Jim Ackland, who suffers from a head injury sustained in a bus crash, is the chief suspect in a murder hunt, when a girl that he has just met is found dead on the local common, and he has ... See full summary »
Horace Vendig shows himself to the world as a rich philanthropist. In fact, the history of his rise from his unhappy broken home shows this to be far from the case. After being taken in by ... See full summary »
Judge Cooke, good husband and father, is known in court as Old Man Maximum. Cooke's daughter loves defender Dave Douglas, who hates Cooke's attitude toward defendants. Cooke's life shatters when he learns his wife has terminal brain cancer; as her pain worsens, he begins to consider mercy-killing, but that would place him in the position of a defendant. Written by
Rod Crawford <email@example.com>
I watched "An Act of Murder" because I love the actors Frederic March and Edmund O'Brien. Both were Oscar-winning actors who were not exactly handsome (especially as they aged) and managed to give one impressive performance after another over the decades. Sadly, however, despite having two excellent stars, the film lost its momentum towards the end.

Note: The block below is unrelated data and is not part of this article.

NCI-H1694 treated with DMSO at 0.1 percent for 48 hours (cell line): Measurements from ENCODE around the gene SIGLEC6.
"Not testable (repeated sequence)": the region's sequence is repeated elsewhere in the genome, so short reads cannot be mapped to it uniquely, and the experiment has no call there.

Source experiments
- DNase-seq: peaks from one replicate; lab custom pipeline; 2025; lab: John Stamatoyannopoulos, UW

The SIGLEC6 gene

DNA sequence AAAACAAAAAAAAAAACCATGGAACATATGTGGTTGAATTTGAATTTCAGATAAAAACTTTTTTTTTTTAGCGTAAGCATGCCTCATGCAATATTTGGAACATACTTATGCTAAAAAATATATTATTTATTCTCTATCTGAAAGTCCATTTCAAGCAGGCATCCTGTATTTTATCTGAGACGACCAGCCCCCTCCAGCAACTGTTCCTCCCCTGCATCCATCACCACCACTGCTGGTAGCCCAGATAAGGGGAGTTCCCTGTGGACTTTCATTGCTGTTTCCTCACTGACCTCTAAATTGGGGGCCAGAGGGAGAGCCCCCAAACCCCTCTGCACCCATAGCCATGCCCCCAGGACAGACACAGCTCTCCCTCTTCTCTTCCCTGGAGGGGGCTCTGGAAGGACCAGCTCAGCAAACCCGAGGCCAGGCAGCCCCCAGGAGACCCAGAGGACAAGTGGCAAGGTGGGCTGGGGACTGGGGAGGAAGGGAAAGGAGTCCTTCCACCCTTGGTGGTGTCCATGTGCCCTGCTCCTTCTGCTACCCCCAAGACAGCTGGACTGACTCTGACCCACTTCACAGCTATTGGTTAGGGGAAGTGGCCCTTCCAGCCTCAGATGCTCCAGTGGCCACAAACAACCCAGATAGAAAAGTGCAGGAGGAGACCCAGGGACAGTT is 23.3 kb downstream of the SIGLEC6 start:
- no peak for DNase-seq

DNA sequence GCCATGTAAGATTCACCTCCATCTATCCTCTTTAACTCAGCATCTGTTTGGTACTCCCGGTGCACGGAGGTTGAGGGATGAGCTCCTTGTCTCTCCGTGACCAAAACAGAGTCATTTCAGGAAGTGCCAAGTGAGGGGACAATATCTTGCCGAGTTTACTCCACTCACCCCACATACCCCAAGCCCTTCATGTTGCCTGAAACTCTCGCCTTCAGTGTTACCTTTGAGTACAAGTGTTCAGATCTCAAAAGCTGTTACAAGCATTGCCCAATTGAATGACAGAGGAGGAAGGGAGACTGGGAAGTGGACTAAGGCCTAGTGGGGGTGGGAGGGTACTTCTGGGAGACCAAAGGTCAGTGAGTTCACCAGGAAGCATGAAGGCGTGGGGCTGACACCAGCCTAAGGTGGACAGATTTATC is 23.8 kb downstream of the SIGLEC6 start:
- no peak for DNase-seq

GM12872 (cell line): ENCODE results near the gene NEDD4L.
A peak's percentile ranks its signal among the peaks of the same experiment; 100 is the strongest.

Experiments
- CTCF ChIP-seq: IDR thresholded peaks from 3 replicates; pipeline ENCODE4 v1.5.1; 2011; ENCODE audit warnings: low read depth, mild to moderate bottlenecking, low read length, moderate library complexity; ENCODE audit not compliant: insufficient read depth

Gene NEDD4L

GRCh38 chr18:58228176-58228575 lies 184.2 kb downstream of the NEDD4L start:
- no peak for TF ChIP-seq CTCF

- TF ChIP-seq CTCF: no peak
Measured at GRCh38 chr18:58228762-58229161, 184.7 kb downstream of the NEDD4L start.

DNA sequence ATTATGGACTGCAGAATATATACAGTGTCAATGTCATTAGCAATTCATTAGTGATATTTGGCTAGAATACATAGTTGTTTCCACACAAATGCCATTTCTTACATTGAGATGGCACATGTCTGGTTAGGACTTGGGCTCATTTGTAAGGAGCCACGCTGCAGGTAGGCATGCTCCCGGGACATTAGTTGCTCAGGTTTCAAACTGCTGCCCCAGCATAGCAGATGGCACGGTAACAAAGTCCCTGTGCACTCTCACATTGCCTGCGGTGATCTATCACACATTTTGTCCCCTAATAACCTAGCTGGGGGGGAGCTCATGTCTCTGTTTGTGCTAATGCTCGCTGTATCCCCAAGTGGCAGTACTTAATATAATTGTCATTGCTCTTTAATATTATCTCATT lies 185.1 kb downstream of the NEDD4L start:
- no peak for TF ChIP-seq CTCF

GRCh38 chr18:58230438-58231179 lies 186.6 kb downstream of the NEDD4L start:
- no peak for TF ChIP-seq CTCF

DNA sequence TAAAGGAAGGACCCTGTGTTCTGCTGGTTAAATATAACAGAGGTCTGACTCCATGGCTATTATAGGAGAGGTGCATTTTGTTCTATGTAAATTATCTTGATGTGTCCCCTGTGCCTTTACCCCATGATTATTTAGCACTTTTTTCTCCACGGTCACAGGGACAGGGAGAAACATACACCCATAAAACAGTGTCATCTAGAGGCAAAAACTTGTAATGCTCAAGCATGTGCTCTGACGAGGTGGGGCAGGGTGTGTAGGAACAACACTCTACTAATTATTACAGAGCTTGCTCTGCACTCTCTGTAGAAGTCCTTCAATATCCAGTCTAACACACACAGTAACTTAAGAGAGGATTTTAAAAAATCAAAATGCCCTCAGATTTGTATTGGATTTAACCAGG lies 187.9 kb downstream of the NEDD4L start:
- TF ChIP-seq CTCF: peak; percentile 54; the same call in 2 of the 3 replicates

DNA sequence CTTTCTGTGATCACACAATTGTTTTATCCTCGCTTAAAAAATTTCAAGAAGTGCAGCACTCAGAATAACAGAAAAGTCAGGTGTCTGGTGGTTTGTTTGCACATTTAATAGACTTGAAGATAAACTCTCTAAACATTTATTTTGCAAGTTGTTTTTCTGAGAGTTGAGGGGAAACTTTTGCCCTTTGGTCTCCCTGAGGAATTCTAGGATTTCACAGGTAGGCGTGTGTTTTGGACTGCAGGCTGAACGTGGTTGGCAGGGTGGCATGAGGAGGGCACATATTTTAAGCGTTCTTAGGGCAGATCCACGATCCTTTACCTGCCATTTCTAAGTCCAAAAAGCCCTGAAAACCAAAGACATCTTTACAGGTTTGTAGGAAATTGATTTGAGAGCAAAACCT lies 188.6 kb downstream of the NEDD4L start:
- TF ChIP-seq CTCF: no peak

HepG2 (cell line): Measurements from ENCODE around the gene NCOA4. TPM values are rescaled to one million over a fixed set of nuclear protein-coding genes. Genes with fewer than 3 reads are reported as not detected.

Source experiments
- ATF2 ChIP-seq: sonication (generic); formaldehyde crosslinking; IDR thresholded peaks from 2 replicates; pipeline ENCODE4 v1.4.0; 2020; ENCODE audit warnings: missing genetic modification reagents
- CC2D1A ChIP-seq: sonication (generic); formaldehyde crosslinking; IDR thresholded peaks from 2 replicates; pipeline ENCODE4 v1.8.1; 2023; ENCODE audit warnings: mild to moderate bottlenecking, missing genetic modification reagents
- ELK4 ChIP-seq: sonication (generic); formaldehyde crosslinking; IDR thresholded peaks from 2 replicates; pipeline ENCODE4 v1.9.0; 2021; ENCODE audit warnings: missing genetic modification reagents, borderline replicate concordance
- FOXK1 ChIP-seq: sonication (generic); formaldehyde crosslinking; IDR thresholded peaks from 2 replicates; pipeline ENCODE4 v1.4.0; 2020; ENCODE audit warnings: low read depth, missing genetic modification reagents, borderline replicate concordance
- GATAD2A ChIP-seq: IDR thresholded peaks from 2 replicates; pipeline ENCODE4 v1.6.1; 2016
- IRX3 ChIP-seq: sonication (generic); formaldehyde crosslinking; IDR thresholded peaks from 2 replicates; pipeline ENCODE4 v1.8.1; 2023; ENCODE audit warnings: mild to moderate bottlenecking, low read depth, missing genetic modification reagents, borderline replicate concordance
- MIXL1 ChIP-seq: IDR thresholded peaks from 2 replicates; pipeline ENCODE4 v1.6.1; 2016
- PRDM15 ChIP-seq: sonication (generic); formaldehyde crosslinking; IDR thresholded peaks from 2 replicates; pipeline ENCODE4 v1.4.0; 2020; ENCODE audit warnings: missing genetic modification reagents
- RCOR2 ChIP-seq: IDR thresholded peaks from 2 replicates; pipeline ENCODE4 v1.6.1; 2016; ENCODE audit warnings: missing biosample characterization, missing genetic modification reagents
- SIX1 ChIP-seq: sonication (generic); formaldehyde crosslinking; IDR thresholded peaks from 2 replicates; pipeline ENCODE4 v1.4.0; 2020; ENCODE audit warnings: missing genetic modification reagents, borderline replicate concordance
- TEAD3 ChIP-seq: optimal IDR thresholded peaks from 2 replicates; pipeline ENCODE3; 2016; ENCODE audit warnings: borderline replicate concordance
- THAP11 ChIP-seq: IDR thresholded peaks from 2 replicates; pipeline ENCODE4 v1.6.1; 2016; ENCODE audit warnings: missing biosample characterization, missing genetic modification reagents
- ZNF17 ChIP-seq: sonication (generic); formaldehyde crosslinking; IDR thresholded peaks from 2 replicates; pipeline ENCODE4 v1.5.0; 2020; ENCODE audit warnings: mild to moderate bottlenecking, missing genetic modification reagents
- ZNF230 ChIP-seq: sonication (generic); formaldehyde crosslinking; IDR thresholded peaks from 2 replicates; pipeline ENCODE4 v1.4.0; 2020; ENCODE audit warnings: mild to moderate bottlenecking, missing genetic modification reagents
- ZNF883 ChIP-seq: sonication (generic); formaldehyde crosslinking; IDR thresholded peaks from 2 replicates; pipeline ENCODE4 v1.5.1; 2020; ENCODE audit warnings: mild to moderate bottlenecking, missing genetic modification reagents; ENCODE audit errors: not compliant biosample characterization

When the film begins, March plays a tough-as-nails judge and O'Brien a bleeding-heart defense attorney. The two don't like each other all that much--and late in the film, O'Brien's character comes to the judge's defense when he's on trial for a mercy killing. In between is the part of the film I loved most--and which is totally obscured by the ending which is filled with speechifying and some bizarre behavior by March's character. It's a shame, as the idea of mercy killing and medical ethics are really interesting topics and it's pretty amazing to see them talked about in the 1940s, as usually films deliberately avoided this back in the day.
1 of 4 people found this review helpful.
Was this review helpful to you?
| Report this